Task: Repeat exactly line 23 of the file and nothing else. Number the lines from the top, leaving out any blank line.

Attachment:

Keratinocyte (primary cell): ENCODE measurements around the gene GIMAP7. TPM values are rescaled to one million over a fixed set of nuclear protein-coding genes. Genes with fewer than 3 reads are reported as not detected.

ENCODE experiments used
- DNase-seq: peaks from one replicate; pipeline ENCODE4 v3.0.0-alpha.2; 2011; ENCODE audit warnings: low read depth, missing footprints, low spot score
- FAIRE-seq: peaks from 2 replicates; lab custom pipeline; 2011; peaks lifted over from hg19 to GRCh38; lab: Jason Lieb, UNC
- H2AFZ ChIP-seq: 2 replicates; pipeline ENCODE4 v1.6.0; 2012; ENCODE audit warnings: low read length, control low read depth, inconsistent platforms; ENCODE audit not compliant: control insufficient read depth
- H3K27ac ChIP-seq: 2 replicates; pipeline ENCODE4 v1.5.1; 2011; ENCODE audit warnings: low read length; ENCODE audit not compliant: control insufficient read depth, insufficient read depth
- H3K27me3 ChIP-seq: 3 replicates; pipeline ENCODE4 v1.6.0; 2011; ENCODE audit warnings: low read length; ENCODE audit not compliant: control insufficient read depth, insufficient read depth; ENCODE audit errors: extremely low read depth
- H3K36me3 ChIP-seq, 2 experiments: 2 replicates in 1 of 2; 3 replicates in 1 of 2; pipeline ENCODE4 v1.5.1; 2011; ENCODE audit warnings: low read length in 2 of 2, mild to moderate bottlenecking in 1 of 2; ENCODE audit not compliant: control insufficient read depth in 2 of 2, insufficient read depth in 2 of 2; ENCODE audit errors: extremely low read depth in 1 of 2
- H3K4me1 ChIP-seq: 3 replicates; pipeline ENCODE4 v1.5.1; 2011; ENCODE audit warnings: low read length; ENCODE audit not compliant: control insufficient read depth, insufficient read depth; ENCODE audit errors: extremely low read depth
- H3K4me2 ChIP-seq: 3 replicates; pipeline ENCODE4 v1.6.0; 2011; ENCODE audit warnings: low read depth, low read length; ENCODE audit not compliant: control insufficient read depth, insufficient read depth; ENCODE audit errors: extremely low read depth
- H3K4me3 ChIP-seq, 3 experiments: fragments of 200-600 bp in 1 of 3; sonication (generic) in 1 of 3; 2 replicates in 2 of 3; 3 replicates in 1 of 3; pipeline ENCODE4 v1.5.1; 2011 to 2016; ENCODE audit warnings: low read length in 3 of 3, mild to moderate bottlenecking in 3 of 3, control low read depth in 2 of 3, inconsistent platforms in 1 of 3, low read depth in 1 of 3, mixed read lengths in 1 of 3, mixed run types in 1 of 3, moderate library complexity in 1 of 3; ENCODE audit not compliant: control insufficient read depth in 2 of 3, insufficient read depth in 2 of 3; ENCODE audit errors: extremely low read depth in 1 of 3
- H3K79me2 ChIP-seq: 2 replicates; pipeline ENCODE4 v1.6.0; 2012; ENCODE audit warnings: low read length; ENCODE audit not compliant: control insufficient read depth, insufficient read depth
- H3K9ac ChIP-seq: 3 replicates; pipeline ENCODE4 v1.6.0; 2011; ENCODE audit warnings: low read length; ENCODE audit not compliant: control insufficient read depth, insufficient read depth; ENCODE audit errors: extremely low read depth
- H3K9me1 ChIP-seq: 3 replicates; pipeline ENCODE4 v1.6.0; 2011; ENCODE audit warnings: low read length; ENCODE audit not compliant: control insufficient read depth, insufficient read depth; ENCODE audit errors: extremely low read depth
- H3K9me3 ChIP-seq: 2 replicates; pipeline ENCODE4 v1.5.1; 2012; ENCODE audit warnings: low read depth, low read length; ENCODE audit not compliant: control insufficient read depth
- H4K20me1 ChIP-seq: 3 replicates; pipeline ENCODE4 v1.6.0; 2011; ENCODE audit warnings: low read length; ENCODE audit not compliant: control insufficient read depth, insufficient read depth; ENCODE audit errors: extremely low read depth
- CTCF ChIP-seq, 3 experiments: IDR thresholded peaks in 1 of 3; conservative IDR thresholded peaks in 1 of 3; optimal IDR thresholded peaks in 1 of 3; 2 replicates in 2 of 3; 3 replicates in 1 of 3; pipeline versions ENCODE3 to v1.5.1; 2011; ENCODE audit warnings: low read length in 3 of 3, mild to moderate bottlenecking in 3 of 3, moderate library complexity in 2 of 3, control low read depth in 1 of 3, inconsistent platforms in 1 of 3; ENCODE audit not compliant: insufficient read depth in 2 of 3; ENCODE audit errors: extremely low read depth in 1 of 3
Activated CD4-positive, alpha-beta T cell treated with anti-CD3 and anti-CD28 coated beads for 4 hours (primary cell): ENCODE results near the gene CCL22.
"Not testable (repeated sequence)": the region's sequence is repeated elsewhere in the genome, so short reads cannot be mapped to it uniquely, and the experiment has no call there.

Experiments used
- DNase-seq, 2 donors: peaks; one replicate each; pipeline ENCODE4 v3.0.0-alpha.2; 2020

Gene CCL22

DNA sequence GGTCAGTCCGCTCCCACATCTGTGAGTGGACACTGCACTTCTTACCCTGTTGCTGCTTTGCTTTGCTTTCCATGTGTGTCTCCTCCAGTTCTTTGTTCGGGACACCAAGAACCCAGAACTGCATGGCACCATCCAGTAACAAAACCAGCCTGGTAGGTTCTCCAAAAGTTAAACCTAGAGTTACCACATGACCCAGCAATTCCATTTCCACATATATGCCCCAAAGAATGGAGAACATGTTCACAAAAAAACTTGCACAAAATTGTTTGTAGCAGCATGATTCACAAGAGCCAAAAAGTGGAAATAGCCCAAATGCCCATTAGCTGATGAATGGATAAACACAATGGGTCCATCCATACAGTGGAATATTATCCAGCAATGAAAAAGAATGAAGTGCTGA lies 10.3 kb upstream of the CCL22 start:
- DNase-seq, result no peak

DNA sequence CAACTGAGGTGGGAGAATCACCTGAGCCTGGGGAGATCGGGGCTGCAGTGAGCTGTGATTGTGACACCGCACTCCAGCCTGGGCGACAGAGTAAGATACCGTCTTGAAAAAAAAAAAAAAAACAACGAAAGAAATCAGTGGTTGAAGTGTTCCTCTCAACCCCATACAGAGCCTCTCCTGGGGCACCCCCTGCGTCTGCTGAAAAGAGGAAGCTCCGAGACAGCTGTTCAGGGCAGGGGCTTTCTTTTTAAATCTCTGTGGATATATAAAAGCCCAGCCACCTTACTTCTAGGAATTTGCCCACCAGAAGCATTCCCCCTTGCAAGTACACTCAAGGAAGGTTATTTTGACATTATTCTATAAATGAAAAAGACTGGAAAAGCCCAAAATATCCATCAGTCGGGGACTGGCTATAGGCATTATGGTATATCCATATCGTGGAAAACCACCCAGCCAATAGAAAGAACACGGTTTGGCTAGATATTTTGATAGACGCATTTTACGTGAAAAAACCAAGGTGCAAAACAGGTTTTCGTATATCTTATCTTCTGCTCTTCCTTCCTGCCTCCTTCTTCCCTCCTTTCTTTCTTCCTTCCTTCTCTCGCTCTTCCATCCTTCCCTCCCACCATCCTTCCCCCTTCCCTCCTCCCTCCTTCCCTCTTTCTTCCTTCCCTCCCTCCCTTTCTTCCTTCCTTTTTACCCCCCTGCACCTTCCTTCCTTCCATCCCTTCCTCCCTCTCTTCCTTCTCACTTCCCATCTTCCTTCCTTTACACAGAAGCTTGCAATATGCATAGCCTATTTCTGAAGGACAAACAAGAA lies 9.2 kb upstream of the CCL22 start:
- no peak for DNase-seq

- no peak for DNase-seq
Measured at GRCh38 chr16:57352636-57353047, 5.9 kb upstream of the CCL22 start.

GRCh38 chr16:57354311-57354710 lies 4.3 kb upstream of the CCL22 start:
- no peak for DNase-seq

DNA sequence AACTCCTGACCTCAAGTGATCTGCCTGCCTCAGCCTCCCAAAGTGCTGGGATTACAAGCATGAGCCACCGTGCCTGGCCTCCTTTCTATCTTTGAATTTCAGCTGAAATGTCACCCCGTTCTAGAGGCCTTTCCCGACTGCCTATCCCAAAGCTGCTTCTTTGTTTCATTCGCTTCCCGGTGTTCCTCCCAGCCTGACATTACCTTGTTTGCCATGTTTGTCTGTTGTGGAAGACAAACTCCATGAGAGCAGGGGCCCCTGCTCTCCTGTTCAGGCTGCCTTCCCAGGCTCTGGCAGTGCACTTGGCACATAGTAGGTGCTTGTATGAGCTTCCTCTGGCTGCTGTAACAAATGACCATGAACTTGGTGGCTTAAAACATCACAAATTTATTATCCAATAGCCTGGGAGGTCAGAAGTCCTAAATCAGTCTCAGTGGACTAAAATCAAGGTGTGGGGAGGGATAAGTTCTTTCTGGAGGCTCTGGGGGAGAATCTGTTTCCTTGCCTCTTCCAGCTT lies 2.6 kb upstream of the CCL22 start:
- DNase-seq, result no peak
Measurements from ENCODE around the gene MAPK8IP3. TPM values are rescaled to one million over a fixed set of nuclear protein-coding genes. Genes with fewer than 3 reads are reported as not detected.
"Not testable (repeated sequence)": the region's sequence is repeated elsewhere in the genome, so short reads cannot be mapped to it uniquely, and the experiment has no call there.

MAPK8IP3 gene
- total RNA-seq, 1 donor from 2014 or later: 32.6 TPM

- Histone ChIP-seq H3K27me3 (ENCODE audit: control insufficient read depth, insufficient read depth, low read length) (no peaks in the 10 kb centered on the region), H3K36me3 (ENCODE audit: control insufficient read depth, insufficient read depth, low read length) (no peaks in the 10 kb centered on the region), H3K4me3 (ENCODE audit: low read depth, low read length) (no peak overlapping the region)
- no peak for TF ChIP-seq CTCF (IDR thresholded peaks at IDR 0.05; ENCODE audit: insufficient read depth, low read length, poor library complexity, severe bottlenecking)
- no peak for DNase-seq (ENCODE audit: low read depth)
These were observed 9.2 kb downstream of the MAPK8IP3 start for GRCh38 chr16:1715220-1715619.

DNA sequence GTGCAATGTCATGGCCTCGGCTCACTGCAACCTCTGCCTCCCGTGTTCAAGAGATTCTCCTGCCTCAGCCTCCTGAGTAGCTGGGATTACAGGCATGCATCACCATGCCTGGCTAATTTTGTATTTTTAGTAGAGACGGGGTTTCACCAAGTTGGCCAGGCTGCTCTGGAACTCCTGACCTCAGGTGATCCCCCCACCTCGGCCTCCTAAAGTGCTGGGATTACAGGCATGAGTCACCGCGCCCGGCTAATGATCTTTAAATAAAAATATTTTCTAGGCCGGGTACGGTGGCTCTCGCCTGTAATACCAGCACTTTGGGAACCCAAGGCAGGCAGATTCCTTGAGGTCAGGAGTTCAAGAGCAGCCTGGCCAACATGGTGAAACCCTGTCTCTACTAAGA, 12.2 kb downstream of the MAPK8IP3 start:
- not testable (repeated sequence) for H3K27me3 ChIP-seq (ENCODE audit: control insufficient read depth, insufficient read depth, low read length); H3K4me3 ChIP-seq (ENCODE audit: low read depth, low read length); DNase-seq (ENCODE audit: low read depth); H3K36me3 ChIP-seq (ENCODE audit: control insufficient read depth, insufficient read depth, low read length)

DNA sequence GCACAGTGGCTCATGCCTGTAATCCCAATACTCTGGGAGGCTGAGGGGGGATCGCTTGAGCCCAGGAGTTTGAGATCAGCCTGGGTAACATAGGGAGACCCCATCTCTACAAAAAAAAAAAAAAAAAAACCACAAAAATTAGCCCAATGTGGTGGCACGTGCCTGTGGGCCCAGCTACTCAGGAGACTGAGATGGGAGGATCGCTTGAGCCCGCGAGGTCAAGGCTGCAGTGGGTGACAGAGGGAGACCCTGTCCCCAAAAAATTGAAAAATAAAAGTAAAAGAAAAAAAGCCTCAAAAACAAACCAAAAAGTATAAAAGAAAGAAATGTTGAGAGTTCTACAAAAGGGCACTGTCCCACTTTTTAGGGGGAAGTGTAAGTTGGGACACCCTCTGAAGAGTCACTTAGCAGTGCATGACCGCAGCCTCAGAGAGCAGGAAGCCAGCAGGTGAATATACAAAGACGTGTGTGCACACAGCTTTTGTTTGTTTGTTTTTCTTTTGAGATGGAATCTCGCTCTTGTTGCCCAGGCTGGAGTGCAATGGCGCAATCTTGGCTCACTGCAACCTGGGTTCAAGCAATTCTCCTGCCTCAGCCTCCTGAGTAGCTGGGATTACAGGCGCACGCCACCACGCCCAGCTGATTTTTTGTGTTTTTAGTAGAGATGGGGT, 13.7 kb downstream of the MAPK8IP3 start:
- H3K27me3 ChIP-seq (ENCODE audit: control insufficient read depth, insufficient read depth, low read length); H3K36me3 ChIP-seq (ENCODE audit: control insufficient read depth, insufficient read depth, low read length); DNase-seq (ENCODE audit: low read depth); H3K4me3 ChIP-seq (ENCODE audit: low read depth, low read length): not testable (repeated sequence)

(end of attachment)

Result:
DNA sequence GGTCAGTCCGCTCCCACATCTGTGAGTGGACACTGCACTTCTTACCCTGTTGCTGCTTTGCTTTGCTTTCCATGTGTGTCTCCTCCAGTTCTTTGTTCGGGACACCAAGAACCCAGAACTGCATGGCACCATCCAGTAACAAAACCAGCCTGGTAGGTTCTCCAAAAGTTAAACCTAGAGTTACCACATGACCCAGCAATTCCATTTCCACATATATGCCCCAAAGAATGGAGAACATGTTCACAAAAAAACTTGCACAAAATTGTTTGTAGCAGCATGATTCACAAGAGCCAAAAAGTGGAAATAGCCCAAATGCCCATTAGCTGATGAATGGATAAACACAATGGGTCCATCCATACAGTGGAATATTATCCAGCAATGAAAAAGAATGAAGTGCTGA lies 10.3 kb upstream of the CCL22 start: